How do you decide how good a wine is? Most professionals today will give it a mark out of 100 – the higher the score, the better they rate the wine (although I wonder why 100 was chosen as nothing ever gets less than 50 and few score below 70). This system originated in the USA with Robert Parker and has largely replaced the one most European judges used until a few years ago: marks out of 20 – although the same criticism applies: virtually nothing scored less than 10. Indeed, the Australian wine critic Len Evans once crudely observed, “even the spit bucket gets 7 out of 20!”
Some wine lovers will buy their wines based on these scores (fine if your taste and that of the critic scoring the wine coincide, but beware if not), but, for most, the best way to assess a wine is ‘do I like it?’, possibly closely followed by ‘is it worth the price?’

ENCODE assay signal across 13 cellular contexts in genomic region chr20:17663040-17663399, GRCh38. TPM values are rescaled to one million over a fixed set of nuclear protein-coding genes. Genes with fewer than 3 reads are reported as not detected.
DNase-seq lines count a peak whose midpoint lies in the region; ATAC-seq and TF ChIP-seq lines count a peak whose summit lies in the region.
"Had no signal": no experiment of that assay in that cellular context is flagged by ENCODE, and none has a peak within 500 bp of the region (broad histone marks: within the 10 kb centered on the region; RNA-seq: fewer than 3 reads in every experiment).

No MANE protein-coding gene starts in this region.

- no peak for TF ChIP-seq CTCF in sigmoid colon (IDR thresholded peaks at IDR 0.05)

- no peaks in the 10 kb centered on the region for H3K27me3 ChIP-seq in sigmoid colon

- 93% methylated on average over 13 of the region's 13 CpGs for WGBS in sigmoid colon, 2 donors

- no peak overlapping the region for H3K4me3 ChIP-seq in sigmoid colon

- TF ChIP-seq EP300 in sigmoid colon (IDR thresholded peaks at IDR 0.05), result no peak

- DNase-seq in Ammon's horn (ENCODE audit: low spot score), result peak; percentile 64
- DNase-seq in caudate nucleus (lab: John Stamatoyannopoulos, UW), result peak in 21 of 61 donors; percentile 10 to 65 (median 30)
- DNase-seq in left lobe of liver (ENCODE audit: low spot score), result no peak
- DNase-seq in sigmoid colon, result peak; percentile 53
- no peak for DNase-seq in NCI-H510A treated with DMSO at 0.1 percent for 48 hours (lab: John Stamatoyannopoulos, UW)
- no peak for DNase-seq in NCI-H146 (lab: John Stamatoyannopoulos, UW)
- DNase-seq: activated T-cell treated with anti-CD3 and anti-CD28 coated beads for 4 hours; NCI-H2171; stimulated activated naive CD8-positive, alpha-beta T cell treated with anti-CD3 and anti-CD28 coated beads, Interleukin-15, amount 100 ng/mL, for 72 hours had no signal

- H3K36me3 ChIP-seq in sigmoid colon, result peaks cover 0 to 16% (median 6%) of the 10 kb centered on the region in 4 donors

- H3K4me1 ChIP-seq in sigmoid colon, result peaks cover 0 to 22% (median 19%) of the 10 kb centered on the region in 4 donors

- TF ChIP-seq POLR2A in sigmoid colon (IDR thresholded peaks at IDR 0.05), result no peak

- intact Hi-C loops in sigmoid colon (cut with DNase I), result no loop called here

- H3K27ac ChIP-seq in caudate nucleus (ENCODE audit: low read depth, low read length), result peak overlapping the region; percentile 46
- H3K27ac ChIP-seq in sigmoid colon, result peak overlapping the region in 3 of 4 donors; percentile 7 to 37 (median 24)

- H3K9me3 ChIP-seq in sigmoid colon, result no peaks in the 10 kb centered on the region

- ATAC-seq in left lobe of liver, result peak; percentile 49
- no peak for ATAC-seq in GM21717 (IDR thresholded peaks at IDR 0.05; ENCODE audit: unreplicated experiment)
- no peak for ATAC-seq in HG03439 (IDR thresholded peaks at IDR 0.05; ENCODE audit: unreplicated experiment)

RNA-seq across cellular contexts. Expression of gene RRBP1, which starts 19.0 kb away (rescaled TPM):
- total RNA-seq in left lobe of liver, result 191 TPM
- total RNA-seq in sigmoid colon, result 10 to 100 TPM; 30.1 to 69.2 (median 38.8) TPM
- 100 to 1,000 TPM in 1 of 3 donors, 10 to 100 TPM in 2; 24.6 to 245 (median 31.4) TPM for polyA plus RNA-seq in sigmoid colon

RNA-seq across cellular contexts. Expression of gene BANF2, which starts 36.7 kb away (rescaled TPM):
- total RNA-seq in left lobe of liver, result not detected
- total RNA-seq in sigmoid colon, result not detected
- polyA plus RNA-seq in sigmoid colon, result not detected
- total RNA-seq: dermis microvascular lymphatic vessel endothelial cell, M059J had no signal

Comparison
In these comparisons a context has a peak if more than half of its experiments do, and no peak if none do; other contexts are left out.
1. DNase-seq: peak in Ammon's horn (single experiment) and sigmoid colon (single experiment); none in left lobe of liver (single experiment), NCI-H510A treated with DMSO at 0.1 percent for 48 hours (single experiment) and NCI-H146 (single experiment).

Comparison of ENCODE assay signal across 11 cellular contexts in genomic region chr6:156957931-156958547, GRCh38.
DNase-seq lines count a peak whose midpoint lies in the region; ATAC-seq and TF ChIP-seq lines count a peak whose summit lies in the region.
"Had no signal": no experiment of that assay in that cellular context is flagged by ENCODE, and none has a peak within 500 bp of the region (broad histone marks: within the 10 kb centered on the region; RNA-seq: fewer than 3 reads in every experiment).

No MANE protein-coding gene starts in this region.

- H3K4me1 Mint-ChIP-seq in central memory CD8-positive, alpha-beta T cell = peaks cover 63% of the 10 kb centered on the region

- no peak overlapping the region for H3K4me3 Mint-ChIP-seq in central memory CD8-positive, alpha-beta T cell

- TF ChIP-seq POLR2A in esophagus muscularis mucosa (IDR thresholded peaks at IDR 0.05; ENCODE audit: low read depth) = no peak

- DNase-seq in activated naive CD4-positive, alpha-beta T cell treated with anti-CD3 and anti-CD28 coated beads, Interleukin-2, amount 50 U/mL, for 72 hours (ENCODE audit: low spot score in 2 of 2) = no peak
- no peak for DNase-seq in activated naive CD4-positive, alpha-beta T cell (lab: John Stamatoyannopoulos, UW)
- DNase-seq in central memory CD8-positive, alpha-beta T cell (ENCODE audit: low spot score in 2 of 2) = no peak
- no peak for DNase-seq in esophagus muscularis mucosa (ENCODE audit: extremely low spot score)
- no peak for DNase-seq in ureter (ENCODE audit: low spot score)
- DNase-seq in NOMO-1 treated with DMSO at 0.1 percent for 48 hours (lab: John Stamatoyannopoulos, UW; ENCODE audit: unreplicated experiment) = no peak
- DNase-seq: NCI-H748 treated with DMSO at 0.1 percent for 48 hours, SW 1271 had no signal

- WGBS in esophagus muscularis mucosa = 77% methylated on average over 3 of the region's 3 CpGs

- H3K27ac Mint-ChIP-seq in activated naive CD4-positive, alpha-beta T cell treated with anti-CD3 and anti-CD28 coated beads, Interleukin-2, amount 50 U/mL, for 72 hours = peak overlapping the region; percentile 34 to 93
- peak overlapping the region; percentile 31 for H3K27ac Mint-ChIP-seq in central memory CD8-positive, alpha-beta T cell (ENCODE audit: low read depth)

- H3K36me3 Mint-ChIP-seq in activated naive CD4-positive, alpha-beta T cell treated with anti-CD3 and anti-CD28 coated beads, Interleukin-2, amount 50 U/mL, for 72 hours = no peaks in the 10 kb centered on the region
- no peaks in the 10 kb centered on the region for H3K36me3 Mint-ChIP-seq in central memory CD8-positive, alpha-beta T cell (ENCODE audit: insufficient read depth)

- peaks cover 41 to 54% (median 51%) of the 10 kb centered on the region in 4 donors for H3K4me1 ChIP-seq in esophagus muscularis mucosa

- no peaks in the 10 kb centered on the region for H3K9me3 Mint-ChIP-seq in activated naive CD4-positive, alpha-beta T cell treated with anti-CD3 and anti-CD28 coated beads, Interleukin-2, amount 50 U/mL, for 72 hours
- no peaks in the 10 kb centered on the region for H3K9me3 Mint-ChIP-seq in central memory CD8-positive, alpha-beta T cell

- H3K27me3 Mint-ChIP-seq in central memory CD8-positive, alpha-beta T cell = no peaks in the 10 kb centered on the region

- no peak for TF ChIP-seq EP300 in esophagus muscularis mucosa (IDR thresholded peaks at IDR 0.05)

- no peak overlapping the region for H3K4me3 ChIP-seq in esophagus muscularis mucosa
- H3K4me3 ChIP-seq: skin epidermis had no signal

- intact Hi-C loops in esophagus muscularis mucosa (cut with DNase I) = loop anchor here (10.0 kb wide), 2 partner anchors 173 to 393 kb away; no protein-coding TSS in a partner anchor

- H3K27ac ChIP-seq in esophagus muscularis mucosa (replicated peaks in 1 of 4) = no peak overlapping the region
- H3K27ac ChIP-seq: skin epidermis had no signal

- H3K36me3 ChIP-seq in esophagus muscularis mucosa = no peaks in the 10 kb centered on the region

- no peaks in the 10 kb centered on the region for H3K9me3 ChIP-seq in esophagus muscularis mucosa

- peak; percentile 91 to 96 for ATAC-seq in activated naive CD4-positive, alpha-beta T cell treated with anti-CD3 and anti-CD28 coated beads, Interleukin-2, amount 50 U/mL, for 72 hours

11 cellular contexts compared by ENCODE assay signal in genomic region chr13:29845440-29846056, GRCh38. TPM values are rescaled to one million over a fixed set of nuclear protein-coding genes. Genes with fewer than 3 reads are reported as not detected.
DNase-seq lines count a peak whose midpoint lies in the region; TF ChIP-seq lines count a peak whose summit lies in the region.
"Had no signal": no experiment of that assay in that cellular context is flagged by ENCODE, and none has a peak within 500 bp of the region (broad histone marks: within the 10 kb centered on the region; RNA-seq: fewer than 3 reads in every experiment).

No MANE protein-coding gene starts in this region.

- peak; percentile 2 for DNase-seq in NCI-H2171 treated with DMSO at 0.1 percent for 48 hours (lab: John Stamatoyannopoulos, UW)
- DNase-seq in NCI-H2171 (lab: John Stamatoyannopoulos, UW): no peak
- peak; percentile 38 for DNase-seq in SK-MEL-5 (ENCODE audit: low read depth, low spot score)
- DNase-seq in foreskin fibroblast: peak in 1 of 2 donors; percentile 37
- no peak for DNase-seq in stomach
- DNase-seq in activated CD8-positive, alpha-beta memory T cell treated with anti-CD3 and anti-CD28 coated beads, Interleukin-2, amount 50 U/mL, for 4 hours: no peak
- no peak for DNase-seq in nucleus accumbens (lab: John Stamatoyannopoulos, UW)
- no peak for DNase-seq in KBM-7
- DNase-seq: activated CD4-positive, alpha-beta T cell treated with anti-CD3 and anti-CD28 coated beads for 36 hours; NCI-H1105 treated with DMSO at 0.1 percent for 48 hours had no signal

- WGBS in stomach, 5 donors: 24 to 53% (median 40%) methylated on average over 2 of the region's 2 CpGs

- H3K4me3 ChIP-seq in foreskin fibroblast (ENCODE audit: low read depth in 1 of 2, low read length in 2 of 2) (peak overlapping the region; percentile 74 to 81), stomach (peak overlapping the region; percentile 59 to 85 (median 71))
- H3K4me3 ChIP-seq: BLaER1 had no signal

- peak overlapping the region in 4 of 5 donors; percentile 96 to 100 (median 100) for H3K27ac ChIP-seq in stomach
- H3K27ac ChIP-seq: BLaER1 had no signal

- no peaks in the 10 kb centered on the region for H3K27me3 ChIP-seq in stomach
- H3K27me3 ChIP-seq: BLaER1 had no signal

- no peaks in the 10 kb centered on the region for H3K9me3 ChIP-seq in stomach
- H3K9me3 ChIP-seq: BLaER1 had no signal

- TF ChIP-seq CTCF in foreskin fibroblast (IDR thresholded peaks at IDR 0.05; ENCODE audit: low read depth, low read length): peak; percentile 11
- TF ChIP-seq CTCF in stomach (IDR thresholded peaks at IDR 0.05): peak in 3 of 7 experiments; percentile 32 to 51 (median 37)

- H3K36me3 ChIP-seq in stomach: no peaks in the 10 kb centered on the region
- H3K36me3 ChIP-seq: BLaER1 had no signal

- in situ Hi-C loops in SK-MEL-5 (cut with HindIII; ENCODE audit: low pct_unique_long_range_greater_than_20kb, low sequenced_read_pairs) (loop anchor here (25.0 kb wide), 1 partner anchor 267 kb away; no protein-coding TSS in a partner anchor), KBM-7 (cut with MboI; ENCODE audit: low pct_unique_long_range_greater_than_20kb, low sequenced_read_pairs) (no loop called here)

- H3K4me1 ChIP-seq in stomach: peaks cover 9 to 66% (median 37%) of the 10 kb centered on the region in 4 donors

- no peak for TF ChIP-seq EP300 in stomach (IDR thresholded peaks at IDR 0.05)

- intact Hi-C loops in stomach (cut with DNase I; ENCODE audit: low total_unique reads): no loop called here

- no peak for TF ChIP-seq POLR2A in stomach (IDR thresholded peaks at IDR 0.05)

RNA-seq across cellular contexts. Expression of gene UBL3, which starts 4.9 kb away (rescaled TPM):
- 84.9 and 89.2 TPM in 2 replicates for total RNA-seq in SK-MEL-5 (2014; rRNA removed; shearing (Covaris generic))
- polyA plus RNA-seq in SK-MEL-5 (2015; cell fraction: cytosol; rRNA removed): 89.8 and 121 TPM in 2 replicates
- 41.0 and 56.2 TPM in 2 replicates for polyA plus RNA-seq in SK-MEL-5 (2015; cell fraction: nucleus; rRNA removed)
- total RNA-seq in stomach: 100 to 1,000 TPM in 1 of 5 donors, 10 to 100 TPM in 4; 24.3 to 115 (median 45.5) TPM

When my wife and I share a bottle (frequently!), we usually sample it while we’re cooking, continue with it during the meal and, if any remains, drink it through the evening afterwards. Although some wines don’t last that long! We opened one like that recently:
Pazo de Villarei’s Albariño from Galicia in North West Spain (Wine Society, a bargain at £10.50) was just so drinkable. Lovely peach and pineapple aromas and flavours and a real richness that went perfectly with some baked hake with chorizo. The bottle went down so quickly, there was no need to consider whether we liked it – our empty glasses told the tale.
But not all wines disappear that fast and, if some lingers throughout the evening, it doesn’t necessarily mean that we’re not enjoying it. There are some wines that are made like that; the Italians have a lovely name for them: Vino da meditazione, literally, ‘a wine for meditation’, a wine to be savoured, to be enjoyed slowly, a wine of depth and character. They can be just as good as our rapidly disappearing Albariño, but different.
And, after all, who wants to eat or drink the same thing all the time?